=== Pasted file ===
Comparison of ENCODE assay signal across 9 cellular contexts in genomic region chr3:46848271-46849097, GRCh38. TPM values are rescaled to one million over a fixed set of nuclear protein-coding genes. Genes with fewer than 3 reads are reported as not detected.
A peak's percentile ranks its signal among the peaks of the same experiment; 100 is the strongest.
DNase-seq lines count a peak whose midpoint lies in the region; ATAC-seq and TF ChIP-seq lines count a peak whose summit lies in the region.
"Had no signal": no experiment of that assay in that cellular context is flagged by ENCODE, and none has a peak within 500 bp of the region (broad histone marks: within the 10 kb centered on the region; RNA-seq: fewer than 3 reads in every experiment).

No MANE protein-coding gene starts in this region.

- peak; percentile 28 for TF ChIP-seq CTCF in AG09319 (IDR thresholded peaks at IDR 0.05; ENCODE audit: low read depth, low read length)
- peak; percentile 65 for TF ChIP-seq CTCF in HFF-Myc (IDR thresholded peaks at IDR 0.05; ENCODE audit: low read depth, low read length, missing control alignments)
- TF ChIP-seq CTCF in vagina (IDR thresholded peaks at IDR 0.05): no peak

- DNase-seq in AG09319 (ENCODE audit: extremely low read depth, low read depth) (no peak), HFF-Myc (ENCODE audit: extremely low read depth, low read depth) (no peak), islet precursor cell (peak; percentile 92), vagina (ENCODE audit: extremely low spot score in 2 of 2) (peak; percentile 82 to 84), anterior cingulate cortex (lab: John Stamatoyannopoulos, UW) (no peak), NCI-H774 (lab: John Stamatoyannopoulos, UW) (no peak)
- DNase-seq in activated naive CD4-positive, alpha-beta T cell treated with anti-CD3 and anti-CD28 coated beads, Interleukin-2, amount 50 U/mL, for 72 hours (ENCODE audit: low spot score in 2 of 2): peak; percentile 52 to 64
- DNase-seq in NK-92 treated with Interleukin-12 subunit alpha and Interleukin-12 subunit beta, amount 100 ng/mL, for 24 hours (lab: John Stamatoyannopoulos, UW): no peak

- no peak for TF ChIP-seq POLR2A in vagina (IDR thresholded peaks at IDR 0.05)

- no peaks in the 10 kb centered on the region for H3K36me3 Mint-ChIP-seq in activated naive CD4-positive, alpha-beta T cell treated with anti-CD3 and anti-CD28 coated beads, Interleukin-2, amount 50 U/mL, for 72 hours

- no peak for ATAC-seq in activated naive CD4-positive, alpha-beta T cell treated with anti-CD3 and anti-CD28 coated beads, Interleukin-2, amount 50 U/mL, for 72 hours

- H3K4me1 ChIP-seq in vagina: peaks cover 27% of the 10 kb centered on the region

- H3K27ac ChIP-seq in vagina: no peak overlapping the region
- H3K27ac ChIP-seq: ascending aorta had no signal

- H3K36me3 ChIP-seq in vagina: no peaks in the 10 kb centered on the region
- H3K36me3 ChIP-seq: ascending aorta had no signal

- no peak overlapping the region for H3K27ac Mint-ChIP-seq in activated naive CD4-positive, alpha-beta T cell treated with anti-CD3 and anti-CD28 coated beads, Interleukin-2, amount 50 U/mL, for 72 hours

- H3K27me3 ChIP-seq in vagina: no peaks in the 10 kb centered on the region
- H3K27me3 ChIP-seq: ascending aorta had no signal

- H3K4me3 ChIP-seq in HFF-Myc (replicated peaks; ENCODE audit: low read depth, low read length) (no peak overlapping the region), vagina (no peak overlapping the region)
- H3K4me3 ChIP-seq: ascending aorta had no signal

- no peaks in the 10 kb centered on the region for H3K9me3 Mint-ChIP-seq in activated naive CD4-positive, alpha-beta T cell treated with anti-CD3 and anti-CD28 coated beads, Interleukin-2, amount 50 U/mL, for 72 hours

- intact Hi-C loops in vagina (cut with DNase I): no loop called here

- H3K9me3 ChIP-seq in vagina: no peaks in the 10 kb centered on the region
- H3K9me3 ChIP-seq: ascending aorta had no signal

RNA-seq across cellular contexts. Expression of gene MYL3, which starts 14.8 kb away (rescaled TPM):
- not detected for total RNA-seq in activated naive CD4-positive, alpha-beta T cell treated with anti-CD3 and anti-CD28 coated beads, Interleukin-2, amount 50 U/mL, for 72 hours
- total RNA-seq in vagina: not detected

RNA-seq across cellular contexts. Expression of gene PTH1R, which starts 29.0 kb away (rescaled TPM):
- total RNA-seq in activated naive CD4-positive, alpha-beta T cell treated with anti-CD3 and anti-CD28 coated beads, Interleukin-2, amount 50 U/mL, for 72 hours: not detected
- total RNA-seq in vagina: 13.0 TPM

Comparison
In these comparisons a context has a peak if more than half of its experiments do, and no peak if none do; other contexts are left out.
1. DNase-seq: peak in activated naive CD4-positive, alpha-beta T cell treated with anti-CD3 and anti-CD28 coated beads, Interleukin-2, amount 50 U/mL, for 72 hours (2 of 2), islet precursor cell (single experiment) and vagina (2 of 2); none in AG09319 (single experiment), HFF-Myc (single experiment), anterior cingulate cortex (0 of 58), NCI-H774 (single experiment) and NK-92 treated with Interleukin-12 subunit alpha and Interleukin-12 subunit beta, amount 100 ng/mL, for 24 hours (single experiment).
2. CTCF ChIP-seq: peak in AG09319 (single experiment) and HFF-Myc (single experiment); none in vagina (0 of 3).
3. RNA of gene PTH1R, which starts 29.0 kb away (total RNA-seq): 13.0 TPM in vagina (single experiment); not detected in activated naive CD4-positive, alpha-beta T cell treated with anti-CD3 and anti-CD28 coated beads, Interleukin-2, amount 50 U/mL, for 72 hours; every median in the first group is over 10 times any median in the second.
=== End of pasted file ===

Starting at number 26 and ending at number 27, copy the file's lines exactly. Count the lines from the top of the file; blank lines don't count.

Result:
- intact Hi-C loops in vagina (cut with DNase I): no loop called here

- H3K9me3 ChIP-seq in vagina: no peaks in the 10 kb centered on the region